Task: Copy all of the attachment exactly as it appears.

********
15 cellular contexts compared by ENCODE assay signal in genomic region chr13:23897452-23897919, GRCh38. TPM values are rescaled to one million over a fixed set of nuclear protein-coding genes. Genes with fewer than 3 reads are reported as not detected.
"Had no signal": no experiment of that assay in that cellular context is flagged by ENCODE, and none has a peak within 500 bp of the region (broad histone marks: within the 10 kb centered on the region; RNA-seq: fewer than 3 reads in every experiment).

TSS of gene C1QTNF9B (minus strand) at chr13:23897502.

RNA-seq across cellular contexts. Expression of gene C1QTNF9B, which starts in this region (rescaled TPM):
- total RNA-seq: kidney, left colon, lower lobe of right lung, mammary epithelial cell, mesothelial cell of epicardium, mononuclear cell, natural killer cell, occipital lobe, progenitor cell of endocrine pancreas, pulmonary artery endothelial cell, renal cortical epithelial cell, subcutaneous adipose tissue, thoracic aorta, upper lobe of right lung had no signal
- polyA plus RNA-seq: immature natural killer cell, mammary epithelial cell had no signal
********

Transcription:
15 cellular contexts compared by ENCODE assay signal in genomic region chr13:23897452-23897919, GRCh38. TPM values are rescaled to one million over a fixed set of nuclear protein-coding genes. Genes with fewer than 3 reads are reported as not detected.
"Had no signal": no experiment of that assay in that cellular context is flagged by ENCODE, and none has a peak within 500 bp of the region (broad histone marks: within the 10 kb centered on the region; RNA-seq: fewer than 3 reads in every experiment).

TSS of gene C1QTNF9B (minus strand) at chr13:23897502.

RNA-seq across cellular contexts. Expression of gene C1QTNF9B, which starts in this region (rescaled TPM):
- total RNA-seq: kidney, left colon, lower lobe of right lung, mammary epithelial cell, mesothelial cell of epicardium, mononuclear cell, natural killer cell, occipital lobe, progenitor cell of endocrine pancreas, pulmonary artery endothelial cell, renal cortical epithelial cell, subcutaneous adipose tissue, thoracic aorta, upper lobe of right lung had no signal
- polyA plus RNA-seq: immature natural killer cell, mammary epithelial cell had no signal